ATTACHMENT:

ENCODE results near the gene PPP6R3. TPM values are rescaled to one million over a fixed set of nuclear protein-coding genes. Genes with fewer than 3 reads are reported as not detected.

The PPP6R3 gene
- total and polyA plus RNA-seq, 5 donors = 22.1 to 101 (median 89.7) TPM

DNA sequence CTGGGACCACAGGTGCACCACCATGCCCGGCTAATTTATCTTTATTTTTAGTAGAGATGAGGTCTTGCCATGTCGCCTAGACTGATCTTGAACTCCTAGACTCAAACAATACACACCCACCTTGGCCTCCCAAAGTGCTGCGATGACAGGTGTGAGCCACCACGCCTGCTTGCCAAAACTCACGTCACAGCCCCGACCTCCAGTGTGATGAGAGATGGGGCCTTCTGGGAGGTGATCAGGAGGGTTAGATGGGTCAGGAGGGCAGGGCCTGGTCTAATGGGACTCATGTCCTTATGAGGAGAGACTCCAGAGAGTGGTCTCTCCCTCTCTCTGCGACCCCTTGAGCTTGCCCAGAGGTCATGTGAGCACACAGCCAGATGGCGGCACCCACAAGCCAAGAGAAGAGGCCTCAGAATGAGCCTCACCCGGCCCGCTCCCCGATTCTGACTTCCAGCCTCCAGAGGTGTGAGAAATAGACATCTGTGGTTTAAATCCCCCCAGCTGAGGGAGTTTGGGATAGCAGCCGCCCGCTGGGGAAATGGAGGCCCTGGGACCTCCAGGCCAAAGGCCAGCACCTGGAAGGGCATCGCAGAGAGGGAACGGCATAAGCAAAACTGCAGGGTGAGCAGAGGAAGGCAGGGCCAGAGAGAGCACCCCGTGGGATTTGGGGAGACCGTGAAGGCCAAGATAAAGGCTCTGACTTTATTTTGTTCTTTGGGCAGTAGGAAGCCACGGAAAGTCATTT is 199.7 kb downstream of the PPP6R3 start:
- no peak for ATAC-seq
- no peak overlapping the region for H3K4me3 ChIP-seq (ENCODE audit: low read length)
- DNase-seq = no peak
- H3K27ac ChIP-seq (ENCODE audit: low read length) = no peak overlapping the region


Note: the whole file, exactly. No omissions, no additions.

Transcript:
ENCODE results near the gene PPP6R3. TPM values are rescaled to one million over a fixed set of nuclear protein-coding genes. Genes with fewer than 3 reads are reported as not detected.

The PPP6R3 gene
- total and polyA plus RNA-seq, 5 donors = 22.1 to 101 (median 89.7) TPM

DNA sequence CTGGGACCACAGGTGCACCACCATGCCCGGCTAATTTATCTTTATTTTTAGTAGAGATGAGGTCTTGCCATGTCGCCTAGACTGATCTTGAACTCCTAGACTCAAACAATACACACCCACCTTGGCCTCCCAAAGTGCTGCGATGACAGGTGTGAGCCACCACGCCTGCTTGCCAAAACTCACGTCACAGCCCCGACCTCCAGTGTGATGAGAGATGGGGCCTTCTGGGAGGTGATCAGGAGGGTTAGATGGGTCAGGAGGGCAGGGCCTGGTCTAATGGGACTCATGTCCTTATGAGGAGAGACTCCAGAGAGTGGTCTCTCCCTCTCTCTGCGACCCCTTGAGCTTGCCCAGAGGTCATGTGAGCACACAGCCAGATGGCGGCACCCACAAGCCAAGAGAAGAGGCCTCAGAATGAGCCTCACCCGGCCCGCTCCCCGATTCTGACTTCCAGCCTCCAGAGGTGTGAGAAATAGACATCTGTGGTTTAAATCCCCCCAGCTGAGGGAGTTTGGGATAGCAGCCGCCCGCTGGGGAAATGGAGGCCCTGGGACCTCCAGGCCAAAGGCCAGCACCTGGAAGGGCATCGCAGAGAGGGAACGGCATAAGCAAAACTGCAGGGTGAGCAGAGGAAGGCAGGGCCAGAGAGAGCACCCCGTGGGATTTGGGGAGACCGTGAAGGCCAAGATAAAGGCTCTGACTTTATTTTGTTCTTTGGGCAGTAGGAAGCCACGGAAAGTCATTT is 199.7 kb downstream of the PPP6R3 start:
- no peak for ATAC-seq
- no peak overlapping the region for H3K4me3 ChIP-seq (ENCODE audit: low read length)
- DNase-seq = no peak
- H3K27ac ChIP-seq (ENCODE audit: low read length) = no peak overlapping the region